What Is Googles Place in the Contextual Web?

 
 
By Clint Boulton  |  Posted 2009-01-07 Print this article Print
 
 
 
 
 
 
 



Google is a head-scratcher. For starters, it hosts the world's largest search engine, so its programmers know how to make connections between Web services and users. Google also now makes a Web browser, Chrome, making it a natural entity for contextual technologies.

Moreover, the man who created GreaseMonkey, Aaron Boodman, is a Google programmer working on Chrome and Google Gears. eWEEK asked Google about its plans for the contextual Web and was told there was nothing new to announce, "but we are still working hard on our extensions platform for Chrome."

Web watchers can track Google Chrome extensions progress here on the Chromium site.

While Google may have yet to make Chrome contextual, the contextual Web players eWEEK spoke to said Google is already there in Gmail. For example, Tori pointed to a Google's Gmail Lab feature that lets users add any gadget by pasting in the URL of its XML spec file.

So Google clearly is aware of the value of contextual Web technologies. The real question is when the search giant will leverage its resources to create contextual value in Chrome. By owning a browser, Google has free rein to enrich Chrome as it sees fit.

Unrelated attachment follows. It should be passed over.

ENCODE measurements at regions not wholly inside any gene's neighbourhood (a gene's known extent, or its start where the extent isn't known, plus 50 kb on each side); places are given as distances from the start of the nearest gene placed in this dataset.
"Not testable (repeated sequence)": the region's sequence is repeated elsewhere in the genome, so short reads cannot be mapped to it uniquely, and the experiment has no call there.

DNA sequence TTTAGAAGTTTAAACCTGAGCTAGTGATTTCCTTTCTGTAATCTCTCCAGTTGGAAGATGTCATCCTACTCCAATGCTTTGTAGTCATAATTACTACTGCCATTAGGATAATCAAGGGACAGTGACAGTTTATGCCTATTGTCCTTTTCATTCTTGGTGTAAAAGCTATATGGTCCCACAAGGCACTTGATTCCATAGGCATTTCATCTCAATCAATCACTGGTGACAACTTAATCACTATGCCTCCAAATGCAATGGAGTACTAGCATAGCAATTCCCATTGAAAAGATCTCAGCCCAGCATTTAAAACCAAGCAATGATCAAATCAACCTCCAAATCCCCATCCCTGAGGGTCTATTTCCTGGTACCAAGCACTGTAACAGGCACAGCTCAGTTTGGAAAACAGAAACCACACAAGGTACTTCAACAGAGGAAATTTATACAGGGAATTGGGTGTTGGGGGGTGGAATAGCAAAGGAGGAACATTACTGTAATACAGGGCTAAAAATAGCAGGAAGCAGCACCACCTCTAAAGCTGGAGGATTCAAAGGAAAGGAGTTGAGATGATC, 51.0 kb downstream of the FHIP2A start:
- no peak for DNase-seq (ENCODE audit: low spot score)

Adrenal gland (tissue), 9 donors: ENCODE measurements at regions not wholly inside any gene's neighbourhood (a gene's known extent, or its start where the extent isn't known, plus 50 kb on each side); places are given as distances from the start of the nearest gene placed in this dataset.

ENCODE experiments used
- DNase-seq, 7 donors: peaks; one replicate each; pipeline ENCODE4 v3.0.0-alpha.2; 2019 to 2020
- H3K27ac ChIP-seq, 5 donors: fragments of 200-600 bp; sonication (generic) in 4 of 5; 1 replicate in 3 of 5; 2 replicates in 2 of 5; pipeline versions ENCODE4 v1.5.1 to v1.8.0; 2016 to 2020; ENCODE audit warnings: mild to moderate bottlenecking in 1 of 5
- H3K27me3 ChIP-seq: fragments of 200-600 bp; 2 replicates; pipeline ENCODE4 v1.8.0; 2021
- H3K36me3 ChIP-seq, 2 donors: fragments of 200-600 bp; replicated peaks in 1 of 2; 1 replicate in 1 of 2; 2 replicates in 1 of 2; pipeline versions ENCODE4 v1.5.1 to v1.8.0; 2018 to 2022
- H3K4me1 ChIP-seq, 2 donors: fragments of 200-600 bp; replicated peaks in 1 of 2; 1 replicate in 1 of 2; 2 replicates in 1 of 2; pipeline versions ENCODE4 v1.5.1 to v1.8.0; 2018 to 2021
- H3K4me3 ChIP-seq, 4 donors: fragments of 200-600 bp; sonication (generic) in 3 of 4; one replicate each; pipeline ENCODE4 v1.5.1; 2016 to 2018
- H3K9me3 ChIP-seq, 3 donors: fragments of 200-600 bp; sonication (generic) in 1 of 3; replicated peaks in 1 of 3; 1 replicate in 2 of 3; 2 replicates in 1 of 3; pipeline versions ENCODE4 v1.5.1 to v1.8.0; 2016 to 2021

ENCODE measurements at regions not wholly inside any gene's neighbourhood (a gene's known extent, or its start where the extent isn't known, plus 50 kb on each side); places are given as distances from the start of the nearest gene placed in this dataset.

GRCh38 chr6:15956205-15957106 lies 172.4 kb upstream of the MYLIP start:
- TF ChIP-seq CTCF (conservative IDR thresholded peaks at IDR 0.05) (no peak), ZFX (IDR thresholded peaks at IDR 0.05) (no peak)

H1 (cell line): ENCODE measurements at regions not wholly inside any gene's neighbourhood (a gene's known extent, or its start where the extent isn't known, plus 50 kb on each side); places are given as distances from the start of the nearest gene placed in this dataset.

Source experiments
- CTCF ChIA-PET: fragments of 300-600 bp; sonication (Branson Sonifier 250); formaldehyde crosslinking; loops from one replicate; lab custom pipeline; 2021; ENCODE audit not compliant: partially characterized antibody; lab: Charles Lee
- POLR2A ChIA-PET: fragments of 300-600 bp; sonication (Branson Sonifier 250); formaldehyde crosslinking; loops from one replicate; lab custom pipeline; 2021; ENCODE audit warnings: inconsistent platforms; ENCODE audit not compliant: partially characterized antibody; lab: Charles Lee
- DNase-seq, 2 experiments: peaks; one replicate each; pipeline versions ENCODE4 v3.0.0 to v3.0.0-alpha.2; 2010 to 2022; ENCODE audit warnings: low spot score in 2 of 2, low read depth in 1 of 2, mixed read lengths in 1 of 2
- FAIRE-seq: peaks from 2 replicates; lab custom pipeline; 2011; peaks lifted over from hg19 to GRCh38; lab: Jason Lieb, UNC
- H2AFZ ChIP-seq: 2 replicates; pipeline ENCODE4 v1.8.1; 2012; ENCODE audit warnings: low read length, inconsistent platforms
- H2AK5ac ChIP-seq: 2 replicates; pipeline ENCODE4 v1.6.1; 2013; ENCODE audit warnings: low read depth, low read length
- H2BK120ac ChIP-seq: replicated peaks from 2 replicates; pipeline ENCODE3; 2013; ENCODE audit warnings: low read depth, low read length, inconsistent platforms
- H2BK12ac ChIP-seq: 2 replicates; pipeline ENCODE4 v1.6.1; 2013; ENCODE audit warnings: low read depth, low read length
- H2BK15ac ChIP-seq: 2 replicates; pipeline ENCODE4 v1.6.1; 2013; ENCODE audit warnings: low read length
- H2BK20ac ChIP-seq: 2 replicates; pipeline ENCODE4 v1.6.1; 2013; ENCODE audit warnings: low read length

Meanwhile, there are stumbling blocks to contextual Web technologies. Most businesses aren't just going to sit there while users create Greasemonkey scripts that alter their Web pages, Iskold noted.

Anything that alters the original page, scrapes it and replaces what's there can be questioned, though no one has been too vocal about it yet. It's good for the user, but certain lawyers will argue it hurts publishers' content. I'm sure there could be battles around that.

Even so, Iskold, Tori and others say contextual Web tools are unstoppable and that Google is very much aware of them because it has to be. "Google is experimenting with stuff like this," claimed Iskold, who recently elaborated on his contextual Web ideas for ReadWriteWeb. "It doesn't want Microsoft eating up into its home page."

Iskold's big bet is that the social Web will be where context plays the most in 2009. Services such as Glue will enable contextual social networks within the browser.

Perhaps some combination of Google Friend Connect within Chrome can help Google challenge Facebook Connect.



 
 
 
 
 
 
 
 
 
 
 

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